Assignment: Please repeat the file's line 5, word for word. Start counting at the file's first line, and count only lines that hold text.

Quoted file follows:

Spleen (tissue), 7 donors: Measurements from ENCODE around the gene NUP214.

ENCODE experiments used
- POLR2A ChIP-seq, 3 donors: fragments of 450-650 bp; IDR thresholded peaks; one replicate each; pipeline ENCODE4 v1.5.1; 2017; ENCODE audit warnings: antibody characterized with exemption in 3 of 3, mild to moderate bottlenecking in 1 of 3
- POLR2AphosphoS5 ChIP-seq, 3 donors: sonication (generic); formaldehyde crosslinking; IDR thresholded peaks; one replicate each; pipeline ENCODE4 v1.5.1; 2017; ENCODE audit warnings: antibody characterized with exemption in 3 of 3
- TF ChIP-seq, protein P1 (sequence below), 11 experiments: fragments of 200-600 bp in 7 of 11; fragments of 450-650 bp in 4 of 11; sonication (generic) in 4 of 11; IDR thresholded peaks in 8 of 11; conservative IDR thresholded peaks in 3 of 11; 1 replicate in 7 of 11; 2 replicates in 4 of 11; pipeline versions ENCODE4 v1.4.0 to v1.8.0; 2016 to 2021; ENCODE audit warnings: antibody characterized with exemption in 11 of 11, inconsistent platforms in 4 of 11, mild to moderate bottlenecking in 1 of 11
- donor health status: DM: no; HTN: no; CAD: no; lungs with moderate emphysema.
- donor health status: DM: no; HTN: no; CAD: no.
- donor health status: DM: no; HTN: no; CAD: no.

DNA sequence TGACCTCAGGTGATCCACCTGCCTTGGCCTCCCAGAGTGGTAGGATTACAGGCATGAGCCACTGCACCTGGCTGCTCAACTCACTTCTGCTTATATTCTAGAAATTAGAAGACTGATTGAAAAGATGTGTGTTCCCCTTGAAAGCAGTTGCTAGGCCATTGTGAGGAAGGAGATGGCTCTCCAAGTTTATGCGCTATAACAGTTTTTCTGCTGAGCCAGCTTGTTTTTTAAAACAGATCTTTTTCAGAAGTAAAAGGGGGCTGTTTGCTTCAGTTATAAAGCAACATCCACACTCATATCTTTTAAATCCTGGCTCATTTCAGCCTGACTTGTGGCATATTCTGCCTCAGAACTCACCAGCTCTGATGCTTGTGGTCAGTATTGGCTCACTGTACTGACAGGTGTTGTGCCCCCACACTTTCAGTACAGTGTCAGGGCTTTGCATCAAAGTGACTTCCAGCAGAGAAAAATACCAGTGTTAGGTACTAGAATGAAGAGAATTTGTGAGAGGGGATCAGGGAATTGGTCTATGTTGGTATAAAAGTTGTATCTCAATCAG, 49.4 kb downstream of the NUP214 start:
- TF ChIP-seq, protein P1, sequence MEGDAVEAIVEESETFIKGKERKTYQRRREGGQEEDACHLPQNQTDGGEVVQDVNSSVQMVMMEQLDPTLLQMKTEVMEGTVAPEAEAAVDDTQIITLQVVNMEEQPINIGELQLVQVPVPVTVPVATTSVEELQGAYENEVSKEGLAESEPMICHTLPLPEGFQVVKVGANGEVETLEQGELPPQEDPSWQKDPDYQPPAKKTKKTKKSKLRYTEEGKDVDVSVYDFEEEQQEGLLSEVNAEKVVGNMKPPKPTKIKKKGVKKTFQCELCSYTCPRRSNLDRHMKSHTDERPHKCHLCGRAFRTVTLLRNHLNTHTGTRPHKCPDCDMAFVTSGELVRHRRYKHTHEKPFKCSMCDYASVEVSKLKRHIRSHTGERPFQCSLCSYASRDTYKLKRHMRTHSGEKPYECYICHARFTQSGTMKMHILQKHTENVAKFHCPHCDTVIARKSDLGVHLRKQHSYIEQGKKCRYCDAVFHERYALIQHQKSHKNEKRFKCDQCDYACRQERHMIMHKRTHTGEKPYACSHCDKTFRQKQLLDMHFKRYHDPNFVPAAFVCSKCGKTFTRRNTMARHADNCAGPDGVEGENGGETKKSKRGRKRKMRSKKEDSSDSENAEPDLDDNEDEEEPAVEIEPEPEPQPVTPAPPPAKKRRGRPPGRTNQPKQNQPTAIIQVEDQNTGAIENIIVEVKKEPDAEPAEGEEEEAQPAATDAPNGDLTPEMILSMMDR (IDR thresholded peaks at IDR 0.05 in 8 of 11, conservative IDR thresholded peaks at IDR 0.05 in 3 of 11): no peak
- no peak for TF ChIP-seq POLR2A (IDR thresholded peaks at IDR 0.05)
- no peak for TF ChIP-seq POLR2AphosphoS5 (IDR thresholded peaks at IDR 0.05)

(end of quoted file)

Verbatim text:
- TF ChIP-seq, protein P1 (sequence below), 11 experiments: fragments of 200-600 bp in 7 of 11; fragments of 450-650 bp in 4 of 11; sonication (generic) in 4 of 11; IDR thresholded peaks in 8 of 11; conservative IDR thresholded peaks in 3 of 11; 1 replicate in 7 of 11; 2 replicates in 4 of 11; pipeline versions ENCODE4 v1.4.0 to v1.8.0; 2016 to 2021; ENCODE audit warnings: antibody characterized with exemption in 11 of 11, inconsistent platforms in 4 of 11, mild to moderate bottlenecking in 1 of 11